At step 420, it is determined whether a picture header is present, such as by searching the motion picture data for the data structure element which comprises the picture header, and the process continues with step 425.

At step 425, it is determined whether an encoding function should be applied to the picture header data item. If so, the process continues with step 431, where the picture header may be encoded with a selected encoding function. The process then continues at label "E" with step 434.

At step 434, it is determined whether an encoding function should be applied to the packet header data item. If so, the process continues with step 435, where the packet header may be encoded with a selected encoding function. Otherwise, the process continues with step 436, where the packet header is processed without encoding. The process then continue with step 437.

At step 437, it is determined whether an encoding function should be applied to the DCT data. If so, the process continues with step 438, where the DCT data may be encoded with a selected encoding function. The process then continue with step 439.

At step 439, it is determined whether there is any more video data to be processed. If not, the process continues with step 440. Otherwise, the process continues with step 441.

At step 441, it is determined whether there is any more audio data to be processed. If so, the process continues at label "D" with step 421.

At step 440, it is determined whether there is any more data in the packet. If not, the process continues with step 437. Otherwise the process continues with step 444.

At step 444, it is determined whether there is any more data in the pack. If not, the process continues at label "F" with step 420. Otherwise the process continues at label "G" with step 418.

At step 448, it is determined whether an encoding function should be applied to the sequence header data item. If so, the process continues with step 449, where the sequence header may be encoded with a selected encoding function. The process then continues with step 450.

At step 450, it is determined whether an encoding function should be applied to the header length data item. If so, the process continues with step 451, where the header length may be encoded with a selected encoding function. The process then continues with step 452.

At step 452, it is determined whether an encoding function should be applied to the picture header data item. If so, the process continues with step 453, where the picture header may be encoded with a selected encoding function. The process then continues with step 454.

At step 454, it is determined whether an encoding function should be applied to the DCT data. If so, the process continues with step 455, where the DCT data may be encoded with a selected encoding function. The process then continues with step 456.

At step 456, it is determined whether there is any more data to be processed. If so, the process continues at label "A" with step 448. Otherwise, the process is complete.

SELECTED ENCODING FUNCTIONS

In a preferred embodiment, an ISO 11172 data stream may be encoded in three stages. In a first stage, a picture may be encoded by altering the picture header ("picture-- header" in the data format description given herein). If the first stage of selected encoding is applied, a first indicator bit may be set in the frame rate field (in "sequence-- header", the "frame-- rate" field).

In a preferred embodiment, the frame rate field (in "sequence-- header", the "frame-- rate" field) may comprise a 4-bit value, normally in the range from 1 to 7 inclusive. If the first stage of selected encoding is applied, this field may have 8 added to it, thus setting the most significant bit (MSB) and bringing into the range from 9 to 15 inclusive. The first stage of selected encoding may be detected by examining the MSB of this field.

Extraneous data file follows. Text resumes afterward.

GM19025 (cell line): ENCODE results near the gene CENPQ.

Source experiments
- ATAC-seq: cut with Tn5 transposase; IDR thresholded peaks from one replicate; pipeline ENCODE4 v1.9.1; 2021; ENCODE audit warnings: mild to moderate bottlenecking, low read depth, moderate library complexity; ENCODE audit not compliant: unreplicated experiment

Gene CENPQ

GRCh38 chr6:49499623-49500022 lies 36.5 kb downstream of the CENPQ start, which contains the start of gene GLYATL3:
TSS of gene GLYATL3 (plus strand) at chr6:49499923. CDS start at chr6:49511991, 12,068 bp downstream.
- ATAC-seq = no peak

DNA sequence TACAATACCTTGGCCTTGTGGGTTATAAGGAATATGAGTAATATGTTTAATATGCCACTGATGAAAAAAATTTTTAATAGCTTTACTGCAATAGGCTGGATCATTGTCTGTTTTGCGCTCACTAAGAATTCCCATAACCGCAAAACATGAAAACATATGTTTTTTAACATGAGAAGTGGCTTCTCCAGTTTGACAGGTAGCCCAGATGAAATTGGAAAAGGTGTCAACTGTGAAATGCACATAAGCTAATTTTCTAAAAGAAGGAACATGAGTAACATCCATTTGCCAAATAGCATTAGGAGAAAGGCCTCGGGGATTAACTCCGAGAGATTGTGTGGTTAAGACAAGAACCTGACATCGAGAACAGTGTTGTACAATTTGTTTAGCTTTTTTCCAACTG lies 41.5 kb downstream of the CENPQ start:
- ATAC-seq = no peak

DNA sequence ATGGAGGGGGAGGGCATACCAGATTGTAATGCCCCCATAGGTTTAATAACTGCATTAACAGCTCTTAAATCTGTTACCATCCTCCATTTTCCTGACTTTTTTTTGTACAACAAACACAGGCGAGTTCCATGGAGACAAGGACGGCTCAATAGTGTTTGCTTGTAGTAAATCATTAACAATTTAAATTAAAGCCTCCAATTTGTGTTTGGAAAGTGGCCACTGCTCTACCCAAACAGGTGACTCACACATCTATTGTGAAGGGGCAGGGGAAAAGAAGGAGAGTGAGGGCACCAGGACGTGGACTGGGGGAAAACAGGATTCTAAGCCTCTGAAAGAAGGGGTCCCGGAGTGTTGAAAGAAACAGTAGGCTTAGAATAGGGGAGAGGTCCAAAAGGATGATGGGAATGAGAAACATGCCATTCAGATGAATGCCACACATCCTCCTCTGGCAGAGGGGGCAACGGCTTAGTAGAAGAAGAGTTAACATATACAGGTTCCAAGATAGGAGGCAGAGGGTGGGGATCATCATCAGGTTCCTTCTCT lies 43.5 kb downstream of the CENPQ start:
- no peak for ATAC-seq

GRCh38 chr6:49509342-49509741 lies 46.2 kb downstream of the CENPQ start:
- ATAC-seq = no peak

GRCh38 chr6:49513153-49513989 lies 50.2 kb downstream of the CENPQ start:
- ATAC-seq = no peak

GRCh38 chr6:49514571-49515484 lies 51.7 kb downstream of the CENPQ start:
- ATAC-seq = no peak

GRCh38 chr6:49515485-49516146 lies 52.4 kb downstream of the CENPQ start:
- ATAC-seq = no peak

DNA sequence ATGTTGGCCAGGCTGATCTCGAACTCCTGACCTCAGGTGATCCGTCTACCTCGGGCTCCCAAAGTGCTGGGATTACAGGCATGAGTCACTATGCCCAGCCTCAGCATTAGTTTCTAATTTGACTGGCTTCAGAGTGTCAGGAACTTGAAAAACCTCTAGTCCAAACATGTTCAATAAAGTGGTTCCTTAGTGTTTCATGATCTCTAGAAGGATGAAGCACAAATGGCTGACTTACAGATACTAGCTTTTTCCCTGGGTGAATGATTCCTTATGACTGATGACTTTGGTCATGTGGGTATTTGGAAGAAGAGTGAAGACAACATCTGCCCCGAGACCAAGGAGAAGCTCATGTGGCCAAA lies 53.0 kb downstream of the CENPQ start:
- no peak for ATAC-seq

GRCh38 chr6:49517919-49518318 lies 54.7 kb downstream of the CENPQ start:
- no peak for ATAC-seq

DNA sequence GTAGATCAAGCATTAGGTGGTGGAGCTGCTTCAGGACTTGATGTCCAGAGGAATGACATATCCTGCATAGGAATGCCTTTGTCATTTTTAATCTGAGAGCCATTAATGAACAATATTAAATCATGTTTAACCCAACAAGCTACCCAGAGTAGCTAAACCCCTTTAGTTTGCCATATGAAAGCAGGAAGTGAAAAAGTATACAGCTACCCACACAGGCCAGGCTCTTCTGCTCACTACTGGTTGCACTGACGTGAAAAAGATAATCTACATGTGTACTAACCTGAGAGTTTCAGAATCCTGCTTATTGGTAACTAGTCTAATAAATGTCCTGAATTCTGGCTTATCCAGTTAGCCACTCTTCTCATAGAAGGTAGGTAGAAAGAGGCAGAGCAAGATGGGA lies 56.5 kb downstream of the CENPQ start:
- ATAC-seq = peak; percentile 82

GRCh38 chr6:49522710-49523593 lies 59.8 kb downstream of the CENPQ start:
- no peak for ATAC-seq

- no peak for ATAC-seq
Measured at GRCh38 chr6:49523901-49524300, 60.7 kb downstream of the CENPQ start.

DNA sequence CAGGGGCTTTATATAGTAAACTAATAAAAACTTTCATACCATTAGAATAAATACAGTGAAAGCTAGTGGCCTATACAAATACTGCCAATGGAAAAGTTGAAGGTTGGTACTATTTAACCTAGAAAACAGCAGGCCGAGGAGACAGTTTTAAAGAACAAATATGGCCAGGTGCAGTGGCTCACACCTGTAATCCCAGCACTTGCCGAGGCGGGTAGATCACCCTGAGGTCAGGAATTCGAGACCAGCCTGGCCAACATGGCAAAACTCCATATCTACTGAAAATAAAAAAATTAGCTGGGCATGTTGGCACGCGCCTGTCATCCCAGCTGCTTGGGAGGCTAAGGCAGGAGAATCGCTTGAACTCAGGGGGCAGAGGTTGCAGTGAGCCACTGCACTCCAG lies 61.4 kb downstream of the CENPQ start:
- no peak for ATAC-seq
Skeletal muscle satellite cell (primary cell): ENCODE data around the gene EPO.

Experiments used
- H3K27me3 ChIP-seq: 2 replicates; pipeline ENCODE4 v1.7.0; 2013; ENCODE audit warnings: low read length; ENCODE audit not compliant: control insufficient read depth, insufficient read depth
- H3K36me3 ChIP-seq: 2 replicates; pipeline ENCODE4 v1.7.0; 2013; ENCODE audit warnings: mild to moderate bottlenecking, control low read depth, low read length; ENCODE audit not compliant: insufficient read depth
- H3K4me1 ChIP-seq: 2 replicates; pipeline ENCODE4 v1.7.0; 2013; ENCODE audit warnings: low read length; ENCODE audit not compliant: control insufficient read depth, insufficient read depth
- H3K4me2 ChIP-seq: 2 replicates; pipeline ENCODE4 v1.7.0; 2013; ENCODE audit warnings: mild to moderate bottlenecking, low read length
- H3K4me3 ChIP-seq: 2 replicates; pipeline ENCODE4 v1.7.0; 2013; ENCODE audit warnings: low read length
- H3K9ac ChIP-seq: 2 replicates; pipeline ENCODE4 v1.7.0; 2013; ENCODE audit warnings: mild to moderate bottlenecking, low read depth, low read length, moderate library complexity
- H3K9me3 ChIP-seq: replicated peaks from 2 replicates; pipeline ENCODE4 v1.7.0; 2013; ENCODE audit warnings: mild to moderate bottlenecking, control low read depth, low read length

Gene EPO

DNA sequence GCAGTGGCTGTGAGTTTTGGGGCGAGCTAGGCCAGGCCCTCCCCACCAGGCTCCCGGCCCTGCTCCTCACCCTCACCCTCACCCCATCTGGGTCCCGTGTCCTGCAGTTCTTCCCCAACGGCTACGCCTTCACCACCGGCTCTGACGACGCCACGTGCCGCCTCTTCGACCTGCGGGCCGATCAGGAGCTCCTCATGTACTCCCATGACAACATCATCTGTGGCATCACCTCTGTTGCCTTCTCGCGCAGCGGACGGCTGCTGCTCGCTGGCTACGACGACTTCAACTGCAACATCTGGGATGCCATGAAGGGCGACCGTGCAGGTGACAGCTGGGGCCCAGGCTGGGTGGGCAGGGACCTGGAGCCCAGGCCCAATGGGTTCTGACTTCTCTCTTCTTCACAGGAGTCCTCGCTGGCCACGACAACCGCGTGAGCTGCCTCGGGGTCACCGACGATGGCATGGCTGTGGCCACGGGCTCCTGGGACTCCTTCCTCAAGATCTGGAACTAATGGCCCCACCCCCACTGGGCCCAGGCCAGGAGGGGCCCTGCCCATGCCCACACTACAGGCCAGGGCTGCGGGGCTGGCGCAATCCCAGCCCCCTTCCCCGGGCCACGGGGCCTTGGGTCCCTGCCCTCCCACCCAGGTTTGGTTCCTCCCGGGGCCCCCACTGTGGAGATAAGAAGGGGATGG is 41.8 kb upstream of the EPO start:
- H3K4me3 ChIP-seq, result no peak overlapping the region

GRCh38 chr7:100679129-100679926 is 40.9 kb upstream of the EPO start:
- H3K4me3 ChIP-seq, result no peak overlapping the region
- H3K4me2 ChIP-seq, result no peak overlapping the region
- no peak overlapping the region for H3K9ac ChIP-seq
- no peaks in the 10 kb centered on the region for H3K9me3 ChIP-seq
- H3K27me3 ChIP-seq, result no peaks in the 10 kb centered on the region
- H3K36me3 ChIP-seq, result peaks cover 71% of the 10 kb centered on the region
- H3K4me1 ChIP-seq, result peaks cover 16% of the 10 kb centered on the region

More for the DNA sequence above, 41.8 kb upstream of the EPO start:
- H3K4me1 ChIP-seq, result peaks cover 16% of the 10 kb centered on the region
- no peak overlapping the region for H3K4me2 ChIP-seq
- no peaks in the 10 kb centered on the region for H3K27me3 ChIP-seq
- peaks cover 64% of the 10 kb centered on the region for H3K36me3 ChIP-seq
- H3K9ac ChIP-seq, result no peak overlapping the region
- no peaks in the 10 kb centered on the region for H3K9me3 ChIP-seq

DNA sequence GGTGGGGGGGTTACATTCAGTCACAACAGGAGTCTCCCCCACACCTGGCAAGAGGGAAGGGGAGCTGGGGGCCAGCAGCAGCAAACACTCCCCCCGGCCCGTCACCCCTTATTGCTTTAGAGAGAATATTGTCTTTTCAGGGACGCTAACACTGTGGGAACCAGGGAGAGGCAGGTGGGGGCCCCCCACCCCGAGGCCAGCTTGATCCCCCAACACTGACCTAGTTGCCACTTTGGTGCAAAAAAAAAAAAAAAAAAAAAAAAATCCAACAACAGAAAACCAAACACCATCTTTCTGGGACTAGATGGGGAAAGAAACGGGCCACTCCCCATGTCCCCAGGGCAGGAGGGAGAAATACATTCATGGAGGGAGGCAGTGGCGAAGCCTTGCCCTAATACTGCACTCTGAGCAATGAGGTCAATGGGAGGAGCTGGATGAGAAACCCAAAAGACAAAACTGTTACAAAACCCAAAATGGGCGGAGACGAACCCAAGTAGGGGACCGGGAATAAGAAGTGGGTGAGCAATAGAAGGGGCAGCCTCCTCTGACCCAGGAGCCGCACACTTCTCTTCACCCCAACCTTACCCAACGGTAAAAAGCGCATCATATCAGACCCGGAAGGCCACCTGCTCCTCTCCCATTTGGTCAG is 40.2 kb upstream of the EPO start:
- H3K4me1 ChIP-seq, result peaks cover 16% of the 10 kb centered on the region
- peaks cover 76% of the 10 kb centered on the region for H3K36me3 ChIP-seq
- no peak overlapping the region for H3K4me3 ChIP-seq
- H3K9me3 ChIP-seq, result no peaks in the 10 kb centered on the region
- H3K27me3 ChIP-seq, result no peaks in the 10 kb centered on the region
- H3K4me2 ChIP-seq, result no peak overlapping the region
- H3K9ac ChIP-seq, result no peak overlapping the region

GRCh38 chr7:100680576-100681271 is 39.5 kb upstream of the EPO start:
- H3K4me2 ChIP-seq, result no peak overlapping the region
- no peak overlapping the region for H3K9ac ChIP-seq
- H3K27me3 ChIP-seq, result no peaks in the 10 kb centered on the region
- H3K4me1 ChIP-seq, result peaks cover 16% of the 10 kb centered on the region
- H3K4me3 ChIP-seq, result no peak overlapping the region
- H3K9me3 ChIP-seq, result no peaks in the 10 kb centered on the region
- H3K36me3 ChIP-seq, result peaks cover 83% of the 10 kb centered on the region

If the first stage of selected encoding is applied, the picture "f code" (in "picture-- header", both the "forward-- f-- code" and the "backward-- f-- code" fields) may be encoded as follows:

In a first step, the picture temporal reference (in "picture-- header", the "temporal-- reference" field), a 10-bit value, may be XOR'ed with a 5-bit seed value, right justified in the 10-bit field, and the rightmost 5-bit value may be preserved. The XOR (exclusive or) operation is known in the art. The seed value may be obtained from an operator when the encode is applied and when decoding is applied.

In a second step, the f code may have the result of the first step subtracted from it, and the result decremented one more.

In a third step, the result of the second step may be incremented by 7 repeatedly until it is in the range from 1 to 7, and the result assigned to the f code.

In a second stage, which may be applied in addition to the first stage, the picture's DCT coefficients may be encoded by altering them. Similarly to the first stage, if the second stage of selected encoding is applied, a second indicator bit in the aspect ratio field (in "sequence-- header", the "sample-- aspect-- ratio" field) may be set.

In a preferred embodiment, the aspect ratio field (in "sequence-- header", the "sample-- aspect-- ratio" field) may comprise a 4-bit value, normally with its MSB cleared. If the second stage of selected encoding is applied, this field may have 8 added to it, thus setting the MSB. The second stage of selected encoding may be detected by examining the MSB of this field.

The picture's DCT coefficients may be encoded by altering them similarly to the first stage. For example, a part of each DCT coefficient may be XOR'ed with a user seed.

In a third stage, which may be applied in addition to the second stage, additional aspects of the picture or data stream may be encoded. Similarly to the second stage, if the third stage of selected encoding is applied, a third indicator bit in the picture coding field (in "picture-- header", the "picture-- coding-- type" field) may be set, either alone or in combination with altering other values, such as motion blocks or packets.